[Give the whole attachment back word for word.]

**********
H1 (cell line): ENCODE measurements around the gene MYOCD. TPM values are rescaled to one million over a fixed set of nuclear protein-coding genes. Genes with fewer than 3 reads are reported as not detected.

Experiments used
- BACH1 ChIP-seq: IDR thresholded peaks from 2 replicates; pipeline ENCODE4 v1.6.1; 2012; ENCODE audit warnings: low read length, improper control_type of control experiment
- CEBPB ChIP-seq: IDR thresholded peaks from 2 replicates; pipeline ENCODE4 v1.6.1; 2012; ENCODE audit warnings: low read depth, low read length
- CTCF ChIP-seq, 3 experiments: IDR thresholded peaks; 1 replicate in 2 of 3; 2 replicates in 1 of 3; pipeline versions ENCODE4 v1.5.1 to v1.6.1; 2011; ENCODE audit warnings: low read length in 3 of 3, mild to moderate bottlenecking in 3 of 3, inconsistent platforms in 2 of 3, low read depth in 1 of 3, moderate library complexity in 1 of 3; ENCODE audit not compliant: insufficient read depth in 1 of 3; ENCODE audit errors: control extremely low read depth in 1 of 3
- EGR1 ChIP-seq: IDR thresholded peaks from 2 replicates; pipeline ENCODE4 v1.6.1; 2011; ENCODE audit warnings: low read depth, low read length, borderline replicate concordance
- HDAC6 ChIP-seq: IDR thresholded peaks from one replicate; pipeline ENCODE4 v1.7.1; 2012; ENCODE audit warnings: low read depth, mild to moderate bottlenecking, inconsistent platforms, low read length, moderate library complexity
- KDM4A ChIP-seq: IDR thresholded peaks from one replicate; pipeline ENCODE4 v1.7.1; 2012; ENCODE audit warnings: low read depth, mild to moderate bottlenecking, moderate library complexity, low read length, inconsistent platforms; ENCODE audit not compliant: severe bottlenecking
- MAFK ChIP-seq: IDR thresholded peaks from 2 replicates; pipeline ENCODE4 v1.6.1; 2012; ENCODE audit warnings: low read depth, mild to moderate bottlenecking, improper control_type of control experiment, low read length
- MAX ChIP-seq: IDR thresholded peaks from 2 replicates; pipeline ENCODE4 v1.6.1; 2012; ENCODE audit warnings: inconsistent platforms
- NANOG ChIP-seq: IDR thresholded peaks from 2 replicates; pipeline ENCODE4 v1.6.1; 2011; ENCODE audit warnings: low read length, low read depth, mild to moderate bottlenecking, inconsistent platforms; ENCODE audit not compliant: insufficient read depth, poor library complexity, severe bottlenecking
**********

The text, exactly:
H1 (cell line): ENCODE measurements around the gene MYOCD. TPM values are rescaled to one million over a fixed set of nuclear protein-coding genes. Genes with fewer than 3 reads are reported as not detected.

Experiments used
- BACH1 ChIP-seq: IDR thresholded peaks from 2 replicates; pipeline ENCODE4 v1.6.1; 2012; ENCODE audit warnings: low read length, improper control_type of control experiment
- CEBPB ChIP-seq: IDR thresholded peaks from 2 replicates; pipeline ENCODE4 v1.6.1; 2012; ENCODE audit warnings: low read depth, low read length
- CTCF ChIP-seq, 3 experiments: IDR thresholded peaks; 1 replicate in 2 of 3; 2 replicates in 1 of 3; pipeline versions ENCODE4 v1.5.1 to v1.6.1; 2011; ENCODE audit warnings: low read length in 3 of 3, mild to moderate bottlenecking in 3 of 3, inconsistent platforms in 2 of 3, low read depth in 1 of 3, moderate library complexity in 1 of 3; ENCODE audit not compliant: insufficient read depth in 1 of 3; ENCODE audit errors: control extremely low read depth in 1 of 3
- EGR1 ChIP-seq: IDR thresholded peaks from 2 replicates; pipeline ENCODE4 v1.6.1; 2011; ENCODE audit warnings: low read depth, low read length, borderline replicate concordance
- HDAC6 ChIP-seq: IDR thresholded peaks from one replicate; pipeline ENCODE4 v1.7.1; 2012; ENCODE audit warnings: low read depth, mild to moderate bottlenecking, inconsistent platforms, low read length, moderate library complexity
- KDM4A ChIP-seq: IDR thresholded peaks from one replicate; pipeline ENCODE4 v1.7.1; 2012; ENCODE audit warnings: low read depth, mild to moderate bottlenecking, moderate library complexity, low read length, inconsistent platforms; ENCODE audit not compliant: severe bottlenecking
- MAFK ChIP-seq: IDR thresholded peaks from 2 replicates; pipeline ENCODE4 v1.6.1; 2012; ENCODE audit warnings: low read depth, mild to moderate bottlenecking, improper control_type of control experiment, low read length
- MAX ChIP-seq: IDR thresholded peaks from 2 replicates; pipeline ENCODE4 v1.6.1; 2012; ENCODE audit warnings: inconsistent platforms
- NANOG ChIP-seq: IDR thresholded peaks from 2 replicates; pipeline ENCODE4 v1.6.1; 2011; ENCODE audit warnings: low read length, low read depth, mild to moderate bottlenecking, inconsistent platforms; ENCODE audit not compliant: insufficient read depth, poor library complexity, severe bottlenecking